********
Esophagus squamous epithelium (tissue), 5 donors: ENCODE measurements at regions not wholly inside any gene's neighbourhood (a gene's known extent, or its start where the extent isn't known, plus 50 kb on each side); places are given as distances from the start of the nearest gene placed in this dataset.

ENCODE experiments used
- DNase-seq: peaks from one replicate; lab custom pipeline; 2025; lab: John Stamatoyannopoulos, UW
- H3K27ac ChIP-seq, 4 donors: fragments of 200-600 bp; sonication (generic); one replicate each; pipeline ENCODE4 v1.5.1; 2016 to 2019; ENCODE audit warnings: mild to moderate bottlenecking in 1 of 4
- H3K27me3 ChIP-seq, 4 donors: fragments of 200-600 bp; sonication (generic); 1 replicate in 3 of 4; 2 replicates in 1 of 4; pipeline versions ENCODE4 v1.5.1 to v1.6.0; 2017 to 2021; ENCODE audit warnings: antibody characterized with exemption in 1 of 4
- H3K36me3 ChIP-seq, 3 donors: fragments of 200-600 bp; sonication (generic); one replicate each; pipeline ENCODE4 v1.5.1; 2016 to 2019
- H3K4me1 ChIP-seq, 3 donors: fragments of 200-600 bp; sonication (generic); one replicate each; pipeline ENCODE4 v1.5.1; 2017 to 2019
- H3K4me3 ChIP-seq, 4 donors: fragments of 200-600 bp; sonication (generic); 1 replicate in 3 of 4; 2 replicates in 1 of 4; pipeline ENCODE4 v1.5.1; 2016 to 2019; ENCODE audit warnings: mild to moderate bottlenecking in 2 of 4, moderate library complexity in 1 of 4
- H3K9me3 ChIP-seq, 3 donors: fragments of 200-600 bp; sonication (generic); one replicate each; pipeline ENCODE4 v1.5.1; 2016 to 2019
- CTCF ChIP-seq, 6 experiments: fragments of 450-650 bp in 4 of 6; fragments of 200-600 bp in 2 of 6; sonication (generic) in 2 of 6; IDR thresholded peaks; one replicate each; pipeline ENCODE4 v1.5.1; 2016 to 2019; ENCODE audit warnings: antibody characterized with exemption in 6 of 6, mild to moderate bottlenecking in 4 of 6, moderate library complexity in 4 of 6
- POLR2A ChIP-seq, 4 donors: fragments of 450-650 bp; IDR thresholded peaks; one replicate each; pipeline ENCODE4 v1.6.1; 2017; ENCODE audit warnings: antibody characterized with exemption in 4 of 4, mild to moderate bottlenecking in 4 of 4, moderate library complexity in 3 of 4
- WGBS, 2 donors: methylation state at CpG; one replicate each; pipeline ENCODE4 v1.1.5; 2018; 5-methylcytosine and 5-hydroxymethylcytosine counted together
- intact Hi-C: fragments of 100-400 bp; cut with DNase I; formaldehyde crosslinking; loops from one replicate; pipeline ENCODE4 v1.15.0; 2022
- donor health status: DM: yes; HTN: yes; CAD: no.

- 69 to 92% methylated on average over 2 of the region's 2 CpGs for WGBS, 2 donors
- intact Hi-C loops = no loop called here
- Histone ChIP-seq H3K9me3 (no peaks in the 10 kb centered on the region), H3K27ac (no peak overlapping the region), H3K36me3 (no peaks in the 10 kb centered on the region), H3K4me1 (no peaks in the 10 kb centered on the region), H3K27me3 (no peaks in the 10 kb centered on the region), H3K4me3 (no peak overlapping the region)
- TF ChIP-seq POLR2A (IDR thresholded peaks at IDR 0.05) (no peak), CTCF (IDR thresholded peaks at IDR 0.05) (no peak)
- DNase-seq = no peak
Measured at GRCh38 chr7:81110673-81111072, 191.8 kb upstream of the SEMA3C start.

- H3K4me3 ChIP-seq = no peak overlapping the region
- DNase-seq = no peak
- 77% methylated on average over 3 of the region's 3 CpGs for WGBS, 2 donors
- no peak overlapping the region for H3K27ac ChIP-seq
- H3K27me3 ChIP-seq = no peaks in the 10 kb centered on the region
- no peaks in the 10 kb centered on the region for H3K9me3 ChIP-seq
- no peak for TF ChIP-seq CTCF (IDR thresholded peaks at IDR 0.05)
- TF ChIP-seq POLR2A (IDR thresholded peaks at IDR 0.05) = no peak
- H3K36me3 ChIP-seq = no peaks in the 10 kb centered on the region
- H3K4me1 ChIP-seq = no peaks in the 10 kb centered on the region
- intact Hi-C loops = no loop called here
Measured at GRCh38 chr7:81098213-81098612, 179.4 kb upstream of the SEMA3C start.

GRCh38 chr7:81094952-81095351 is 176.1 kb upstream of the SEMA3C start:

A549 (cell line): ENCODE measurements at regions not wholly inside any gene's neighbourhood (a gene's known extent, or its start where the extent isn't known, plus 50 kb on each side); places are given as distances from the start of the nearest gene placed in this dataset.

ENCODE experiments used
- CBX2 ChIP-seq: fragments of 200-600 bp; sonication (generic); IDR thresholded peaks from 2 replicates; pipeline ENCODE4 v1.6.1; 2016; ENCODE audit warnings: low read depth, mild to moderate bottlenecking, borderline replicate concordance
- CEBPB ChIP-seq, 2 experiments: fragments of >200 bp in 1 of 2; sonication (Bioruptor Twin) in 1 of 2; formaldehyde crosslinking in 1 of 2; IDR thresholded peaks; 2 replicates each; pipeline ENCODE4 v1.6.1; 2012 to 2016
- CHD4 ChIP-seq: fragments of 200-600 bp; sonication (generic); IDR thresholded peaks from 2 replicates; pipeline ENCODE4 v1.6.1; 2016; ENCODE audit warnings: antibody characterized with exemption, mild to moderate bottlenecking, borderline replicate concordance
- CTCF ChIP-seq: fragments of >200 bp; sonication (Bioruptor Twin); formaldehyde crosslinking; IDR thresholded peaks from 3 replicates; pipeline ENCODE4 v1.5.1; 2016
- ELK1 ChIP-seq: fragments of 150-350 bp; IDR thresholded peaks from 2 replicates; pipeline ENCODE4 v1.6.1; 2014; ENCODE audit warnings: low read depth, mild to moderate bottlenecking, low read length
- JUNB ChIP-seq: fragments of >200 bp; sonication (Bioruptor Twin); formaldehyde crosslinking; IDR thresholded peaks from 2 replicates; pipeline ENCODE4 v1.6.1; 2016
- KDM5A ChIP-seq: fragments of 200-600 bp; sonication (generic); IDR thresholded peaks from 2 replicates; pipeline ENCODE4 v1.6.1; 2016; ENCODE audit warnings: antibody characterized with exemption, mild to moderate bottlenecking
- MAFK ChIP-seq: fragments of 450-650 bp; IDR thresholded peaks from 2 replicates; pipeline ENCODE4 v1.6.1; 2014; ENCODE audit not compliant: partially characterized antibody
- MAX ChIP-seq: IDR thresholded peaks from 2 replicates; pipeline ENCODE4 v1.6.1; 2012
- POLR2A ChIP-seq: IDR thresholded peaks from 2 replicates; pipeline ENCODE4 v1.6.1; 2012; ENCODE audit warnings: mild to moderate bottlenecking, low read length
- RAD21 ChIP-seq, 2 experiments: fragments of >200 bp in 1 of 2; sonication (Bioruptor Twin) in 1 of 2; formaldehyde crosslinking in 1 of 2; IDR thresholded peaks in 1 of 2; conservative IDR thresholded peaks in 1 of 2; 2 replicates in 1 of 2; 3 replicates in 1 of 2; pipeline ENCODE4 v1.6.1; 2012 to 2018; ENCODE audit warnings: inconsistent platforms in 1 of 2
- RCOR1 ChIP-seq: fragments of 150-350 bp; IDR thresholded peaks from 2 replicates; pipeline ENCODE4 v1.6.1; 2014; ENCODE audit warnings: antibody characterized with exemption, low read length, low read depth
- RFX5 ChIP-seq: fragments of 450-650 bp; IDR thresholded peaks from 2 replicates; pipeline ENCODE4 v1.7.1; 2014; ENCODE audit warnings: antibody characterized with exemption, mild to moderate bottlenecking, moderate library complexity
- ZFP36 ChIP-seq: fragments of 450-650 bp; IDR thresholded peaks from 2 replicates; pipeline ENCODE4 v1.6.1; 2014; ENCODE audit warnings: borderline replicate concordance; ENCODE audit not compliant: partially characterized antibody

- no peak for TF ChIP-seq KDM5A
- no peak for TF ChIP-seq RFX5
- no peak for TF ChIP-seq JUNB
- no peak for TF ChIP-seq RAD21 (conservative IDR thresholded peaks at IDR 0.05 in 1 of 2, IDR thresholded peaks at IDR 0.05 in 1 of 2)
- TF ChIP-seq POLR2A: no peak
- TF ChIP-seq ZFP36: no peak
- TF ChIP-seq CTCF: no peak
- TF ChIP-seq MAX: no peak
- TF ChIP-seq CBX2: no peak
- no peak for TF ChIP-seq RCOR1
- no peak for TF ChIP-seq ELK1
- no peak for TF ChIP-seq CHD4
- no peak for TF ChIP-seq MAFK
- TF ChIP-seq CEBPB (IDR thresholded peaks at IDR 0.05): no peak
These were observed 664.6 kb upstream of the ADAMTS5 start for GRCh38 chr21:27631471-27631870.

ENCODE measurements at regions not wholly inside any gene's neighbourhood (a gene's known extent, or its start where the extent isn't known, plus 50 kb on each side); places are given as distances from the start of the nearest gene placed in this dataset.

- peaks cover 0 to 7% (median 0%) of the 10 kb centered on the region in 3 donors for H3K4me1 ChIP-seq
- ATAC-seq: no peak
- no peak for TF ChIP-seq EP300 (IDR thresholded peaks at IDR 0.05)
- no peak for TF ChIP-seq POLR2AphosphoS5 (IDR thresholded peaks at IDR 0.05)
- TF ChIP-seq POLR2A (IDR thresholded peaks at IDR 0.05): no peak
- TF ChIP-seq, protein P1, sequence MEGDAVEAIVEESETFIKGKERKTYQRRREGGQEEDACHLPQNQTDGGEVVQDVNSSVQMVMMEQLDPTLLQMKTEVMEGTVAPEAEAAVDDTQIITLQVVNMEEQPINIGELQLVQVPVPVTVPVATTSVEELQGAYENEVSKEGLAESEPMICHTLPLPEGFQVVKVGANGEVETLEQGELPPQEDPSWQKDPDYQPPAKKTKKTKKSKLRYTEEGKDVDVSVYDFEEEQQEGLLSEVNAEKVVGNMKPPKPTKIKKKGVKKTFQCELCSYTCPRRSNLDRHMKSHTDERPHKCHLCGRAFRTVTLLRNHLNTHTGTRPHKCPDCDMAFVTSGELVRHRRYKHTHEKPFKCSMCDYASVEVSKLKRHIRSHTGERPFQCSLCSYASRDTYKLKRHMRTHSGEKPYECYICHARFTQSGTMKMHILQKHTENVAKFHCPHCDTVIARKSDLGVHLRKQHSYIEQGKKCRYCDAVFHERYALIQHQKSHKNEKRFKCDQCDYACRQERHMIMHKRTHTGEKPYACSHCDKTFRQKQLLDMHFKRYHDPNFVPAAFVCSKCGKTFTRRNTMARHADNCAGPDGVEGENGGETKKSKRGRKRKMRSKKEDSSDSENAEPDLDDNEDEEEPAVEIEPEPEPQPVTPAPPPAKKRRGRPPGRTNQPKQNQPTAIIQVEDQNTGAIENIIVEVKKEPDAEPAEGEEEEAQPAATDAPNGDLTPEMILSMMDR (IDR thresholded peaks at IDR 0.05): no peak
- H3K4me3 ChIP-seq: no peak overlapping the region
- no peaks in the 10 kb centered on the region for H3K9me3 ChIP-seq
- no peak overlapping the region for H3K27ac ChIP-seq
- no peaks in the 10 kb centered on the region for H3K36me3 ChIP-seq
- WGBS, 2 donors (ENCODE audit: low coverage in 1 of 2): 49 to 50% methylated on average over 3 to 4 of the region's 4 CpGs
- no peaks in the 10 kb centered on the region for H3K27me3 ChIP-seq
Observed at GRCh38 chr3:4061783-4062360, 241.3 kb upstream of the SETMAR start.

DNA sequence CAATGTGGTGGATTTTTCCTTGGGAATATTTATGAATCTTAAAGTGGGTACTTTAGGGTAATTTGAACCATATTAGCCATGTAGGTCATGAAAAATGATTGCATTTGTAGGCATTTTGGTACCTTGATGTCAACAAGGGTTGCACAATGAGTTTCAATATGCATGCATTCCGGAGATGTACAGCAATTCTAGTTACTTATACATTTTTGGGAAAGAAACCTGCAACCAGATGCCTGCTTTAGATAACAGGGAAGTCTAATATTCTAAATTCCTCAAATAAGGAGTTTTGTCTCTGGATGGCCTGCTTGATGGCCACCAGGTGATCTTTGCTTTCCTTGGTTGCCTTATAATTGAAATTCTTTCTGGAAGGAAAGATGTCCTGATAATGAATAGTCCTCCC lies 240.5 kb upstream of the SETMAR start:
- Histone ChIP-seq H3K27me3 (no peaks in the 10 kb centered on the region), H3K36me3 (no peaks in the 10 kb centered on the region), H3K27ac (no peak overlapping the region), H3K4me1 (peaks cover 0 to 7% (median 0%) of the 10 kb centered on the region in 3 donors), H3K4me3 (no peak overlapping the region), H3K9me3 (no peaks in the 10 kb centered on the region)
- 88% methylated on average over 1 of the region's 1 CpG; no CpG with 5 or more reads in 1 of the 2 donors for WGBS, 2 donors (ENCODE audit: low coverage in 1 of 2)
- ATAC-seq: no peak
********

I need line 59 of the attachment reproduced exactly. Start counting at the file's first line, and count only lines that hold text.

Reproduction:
- no peak for TF ChIP-seq RCOR1